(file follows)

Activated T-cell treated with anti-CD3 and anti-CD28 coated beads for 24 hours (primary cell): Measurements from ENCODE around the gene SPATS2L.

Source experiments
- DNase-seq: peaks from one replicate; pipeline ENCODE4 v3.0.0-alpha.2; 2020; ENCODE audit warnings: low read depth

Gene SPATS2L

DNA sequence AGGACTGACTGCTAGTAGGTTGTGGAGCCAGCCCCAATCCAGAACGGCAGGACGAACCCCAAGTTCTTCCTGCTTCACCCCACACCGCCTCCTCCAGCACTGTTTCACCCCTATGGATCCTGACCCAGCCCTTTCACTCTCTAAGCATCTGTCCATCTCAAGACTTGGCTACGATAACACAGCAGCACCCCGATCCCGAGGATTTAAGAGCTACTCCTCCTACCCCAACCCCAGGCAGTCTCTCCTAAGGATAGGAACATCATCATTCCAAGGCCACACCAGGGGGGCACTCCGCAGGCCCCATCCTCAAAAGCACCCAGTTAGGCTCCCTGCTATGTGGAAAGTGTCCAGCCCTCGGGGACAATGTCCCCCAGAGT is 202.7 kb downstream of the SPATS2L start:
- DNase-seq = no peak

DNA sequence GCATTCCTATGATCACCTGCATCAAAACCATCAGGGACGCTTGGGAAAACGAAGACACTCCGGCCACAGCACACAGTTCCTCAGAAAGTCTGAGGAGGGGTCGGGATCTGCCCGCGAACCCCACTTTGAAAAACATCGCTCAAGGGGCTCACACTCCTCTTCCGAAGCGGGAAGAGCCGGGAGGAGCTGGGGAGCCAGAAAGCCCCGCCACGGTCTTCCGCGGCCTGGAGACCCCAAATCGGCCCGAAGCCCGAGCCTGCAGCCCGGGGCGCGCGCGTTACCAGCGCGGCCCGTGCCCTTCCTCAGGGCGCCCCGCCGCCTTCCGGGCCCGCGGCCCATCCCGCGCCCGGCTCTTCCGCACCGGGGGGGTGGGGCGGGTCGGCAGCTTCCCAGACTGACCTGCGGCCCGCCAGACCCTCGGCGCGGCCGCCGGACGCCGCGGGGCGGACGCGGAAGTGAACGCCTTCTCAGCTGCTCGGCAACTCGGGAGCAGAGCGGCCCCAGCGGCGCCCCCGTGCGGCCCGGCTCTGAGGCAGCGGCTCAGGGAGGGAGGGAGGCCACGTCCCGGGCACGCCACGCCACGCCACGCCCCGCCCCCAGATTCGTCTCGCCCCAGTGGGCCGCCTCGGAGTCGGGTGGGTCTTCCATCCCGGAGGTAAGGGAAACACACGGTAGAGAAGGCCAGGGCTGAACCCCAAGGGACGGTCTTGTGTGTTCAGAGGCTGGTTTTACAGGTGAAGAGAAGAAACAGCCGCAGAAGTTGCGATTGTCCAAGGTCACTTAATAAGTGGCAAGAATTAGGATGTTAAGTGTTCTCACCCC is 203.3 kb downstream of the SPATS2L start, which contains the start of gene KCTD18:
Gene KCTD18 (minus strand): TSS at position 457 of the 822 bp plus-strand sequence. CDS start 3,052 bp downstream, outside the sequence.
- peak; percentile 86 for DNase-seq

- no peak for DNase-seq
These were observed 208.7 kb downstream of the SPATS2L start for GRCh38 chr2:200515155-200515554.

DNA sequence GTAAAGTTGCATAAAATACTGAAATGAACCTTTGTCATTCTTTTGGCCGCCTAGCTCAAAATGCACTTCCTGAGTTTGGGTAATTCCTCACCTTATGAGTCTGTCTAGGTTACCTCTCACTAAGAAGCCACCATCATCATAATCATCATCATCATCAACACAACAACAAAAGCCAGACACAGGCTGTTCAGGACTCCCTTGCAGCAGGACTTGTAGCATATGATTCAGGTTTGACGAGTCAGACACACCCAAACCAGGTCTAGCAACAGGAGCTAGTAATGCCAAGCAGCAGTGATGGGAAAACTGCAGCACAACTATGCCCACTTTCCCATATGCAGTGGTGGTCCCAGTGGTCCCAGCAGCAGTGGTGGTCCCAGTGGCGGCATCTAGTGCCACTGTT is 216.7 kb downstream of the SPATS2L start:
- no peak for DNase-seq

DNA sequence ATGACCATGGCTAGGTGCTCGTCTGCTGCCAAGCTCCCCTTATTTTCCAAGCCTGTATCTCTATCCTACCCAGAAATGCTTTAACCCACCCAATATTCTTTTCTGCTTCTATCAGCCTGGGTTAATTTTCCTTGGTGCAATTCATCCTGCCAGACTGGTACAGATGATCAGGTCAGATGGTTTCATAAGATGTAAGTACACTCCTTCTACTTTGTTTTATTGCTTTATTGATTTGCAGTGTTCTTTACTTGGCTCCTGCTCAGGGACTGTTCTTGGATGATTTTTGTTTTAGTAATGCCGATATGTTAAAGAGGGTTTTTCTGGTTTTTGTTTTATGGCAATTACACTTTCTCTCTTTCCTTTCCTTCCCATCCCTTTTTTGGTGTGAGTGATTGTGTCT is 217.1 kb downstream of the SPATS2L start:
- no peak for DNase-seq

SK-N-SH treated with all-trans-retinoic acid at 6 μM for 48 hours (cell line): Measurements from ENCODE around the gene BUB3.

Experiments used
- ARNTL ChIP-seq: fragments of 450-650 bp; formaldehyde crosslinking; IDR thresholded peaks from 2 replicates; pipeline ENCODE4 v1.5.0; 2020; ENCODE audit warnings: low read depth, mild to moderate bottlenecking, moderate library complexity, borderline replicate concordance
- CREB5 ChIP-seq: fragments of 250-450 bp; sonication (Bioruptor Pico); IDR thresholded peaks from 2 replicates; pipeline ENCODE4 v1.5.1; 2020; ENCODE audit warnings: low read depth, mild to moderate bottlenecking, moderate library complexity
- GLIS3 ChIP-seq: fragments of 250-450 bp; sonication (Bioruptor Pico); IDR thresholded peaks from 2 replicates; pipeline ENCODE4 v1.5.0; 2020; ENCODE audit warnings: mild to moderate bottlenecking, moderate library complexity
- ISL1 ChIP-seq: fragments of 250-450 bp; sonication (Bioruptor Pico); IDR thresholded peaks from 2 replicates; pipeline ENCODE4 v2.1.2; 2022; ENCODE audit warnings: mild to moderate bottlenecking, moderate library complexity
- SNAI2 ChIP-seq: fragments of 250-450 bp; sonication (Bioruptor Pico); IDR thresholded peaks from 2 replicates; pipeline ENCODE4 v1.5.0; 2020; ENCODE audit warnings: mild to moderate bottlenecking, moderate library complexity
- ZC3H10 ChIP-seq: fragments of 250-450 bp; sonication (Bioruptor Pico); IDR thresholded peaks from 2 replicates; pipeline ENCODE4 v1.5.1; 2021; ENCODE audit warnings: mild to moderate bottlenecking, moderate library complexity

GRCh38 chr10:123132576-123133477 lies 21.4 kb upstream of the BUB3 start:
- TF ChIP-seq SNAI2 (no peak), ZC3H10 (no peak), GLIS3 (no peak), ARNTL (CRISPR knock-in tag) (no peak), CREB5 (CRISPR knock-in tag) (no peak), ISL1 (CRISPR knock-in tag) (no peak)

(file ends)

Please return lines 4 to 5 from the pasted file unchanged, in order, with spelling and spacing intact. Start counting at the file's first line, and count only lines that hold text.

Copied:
Gene SPATS2L

DNA sequence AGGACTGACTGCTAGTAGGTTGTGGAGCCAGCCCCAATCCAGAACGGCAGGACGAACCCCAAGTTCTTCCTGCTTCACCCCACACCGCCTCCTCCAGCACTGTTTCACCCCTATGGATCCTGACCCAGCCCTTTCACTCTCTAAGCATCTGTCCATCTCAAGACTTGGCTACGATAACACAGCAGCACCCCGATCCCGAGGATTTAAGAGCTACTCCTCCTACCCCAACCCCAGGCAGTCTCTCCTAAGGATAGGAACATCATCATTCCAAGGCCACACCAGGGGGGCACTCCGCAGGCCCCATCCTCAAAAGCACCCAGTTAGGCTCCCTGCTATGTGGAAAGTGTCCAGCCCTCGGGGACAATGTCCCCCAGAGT is 202.7 kb downstream of the SPATS2L start: